Do Chiefs Take Officer Safety Seriously?

Every chief says they care about officer safety; but actions suggest otherwise

By Scott Hughes  |   Apr 5, 2017

Allow me to rant for a minute …

When I became “one of them,” I made a promise to my employees, and myself, that I would never forget where I came from. In fact, I often use the hashtag #RememberWhereYouCameFrom to document my activities with my troops on Facebook and Twitter. To me the reasons this is important are obvious. That’s why I’m amazed in 2017 how many “leaders” cannot—or will not—embrace this concept.

Real Officer Safety

I’ve witnessed chiefs discuss officer safety and taking care of their personnel in various settings. Yet these same leaders don’t even wear a uniform, carry a gun, or wear a vest! What message are you sending to your people? I’m sure I’ve already pissed off some chiefs just a few sentences into this article but it’s the truth: We must practice what we preach.

Now, perhaps more than ever, we need real leadership at the top. No more “do as I say, not as I do” crap. If you’re a chief and this article is making you a little uneasy, do me a favor. Take a look in the mirror. What image are you projecting? I’m not just talking about physical appearance—although that’s an important issue—I’m talking about modeling expected behavior and leading by example! That’s a cliche, but so true! This issue has been written about and studied so much but the problem remains: Many leaders don’t, and can’t, lead by example.

Chief: When was the last time you got out and ran a beat with your officers? Do you even know how to log onto the in-car computer? (OK, now I’ve definitely pissed off some chiefs! I’m OK with it.) One of the best “excuses” I’ve heard from a chief for not working the road was: “I am afraid of getting into something … Then who will investigate it?”

Really? That’s the best excuse you’ve got?

I’ve also heard that once you become a chief you are more of an administrator and you need to focus on running the agency. That’s very true. Being an administrator does require lots of time in meetings and mundane office and management work. That being said, a chief must set time aside to go out and work with the officers on patrol. Make time for it. For me, Friday evenings work, and that’s what I do.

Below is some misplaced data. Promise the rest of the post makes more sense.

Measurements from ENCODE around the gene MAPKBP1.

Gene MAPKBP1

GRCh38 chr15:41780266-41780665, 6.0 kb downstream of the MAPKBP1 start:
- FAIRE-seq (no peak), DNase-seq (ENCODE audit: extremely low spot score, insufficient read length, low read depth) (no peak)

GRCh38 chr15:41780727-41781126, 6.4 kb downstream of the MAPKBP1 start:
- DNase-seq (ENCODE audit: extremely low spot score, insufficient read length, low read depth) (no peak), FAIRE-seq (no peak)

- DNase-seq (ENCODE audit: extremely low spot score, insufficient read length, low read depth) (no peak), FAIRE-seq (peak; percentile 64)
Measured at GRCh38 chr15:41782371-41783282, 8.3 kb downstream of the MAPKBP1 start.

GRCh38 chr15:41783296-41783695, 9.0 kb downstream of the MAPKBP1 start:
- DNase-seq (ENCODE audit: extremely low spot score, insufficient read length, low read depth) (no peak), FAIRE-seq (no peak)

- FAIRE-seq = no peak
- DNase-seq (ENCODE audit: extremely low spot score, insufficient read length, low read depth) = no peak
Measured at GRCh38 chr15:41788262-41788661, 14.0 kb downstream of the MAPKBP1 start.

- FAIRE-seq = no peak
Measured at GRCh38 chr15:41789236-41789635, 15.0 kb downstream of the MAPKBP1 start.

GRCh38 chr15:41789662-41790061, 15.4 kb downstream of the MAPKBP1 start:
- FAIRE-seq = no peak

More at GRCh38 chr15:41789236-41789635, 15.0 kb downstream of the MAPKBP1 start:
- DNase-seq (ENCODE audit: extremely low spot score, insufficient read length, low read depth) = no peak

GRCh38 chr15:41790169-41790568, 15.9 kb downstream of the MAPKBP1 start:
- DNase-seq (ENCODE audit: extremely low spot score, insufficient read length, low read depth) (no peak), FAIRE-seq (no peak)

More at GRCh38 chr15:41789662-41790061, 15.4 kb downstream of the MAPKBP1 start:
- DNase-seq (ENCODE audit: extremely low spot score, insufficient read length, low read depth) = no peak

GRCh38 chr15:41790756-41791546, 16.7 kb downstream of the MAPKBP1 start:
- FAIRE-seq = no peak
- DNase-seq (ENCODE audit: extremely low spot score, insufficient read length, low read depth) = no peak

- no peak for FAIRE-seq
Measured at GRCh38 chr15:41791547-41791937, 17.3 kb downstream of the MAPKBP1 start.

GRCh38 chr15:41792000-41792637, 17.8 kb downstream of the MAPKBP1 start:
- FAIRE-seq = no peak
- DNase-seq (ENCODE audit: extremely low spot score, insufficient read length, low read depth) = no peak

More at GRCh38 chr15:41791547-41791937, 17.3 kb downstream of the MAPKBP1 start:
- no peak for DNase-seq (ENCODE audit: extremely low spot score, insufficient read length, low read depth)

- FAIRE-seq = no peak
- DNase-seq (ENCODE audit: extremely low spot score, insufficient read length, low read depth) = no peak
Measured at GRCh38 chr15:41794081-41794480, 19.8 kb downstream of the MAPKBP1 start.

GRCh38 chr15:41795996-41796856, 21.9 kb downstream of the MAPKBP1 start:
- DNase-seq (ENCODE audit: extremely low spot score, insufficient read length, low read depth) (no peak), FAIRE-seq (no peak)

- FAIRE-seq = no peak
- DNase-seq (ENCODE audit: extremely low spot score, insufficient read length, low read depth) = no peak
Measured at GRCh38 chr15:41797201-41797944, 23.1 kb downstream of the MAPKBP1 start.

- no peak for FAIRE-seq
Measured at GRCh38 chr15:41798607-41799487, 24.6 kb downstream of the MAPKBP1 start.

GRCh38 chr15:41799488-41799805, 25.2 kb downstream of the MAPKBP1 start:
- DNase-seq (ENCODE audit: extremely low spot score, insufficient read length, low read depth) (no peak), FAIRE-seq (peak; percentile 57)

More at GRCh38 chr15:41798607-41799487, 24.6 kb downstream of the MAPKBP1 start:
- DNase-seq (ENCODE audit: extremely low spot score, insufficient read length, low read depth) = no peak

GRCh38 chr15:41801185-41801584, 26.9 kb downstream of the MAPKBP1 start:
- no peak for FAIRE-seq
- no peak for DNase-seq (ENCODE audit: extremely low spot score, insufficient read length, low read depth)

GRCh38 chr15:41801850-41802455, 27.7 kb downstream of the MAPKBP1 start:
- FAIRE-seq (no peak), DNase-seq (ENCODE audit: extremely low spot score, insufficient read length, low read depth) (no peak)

If you’re reading this and you’re on the fence, let me offer this. I truly believe that once you get out in the field you will have your eyes opened. You will see your officers and community in a fresh light, and you will be better informed for it.

I also believe that you will enjoy it. Remember that office and managerial work I mentioned? Those endless meetings? Getting out in the field is the antidote to this—the yin and the yang, if you will!

And there’s another benefit. In my experience, officers respect the chief more if they believe that the he or she has their interests at heart. How can you have their interests at heart if you don’t know what it is that they’re doing?

Unfortunately some chiefs seem to believe that if they mix it up with their officers, they will be taken down a notch and will lose some of their authority. This is mistaken thinking. Your officers will respect the effort—even if you make a mistake or two. There is huge power in vulnerability, according to Professor Brene Brown, University of Huston Graduate College of Social Work. There is also the opportunity to learn and develop.

And that’s what this all comes down to: Just because you’re the chief, and the buck stops with you, doesn’t mean that you can’t grow as a person in that position. It doesn’t mean that you can’t make mistakes once in a while. Mistakes are how we learn! If you’re done making mistakes, you’re basically done trying new things. It might be time to try retirement.

Conclusion

My colleague Jim Glennon recently wrote an article in which he stated that the biggest threat to law enforcement today isn’t ambushes. It isn’t community relations. It isn’t even politics. It’s the lack of leadership in our ranks. As a chief it pains me to agree with Jim—he only reached the rank of lieutenant!

All kidding aside, people become police officers because they wanted to help people in their most dire moments. I can’t think of a more noble impulse. So, chief, let’s appeal to the virtues of our officers and have the humility to learn from what is our greatest asset—our people.

Bottom line: You can’t, in my opinion, learn from them if you don’t know what it is that they do every day.

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Scott Hughes
Chief Hughes holds a bachelor’s degree in Organizational Leadership from the University of Charleston and is a graduate of The Supervisor Training and Education program as well as The Police Executive Leadership College. Scott is also a graduate of the 133rd FBI-LEEDA Command Institute and is a certified Law Enforcement Executive (CLEE). Chief Hughes is an active member of the Ohio Association of Chiefs of Police where he serves on the education committee.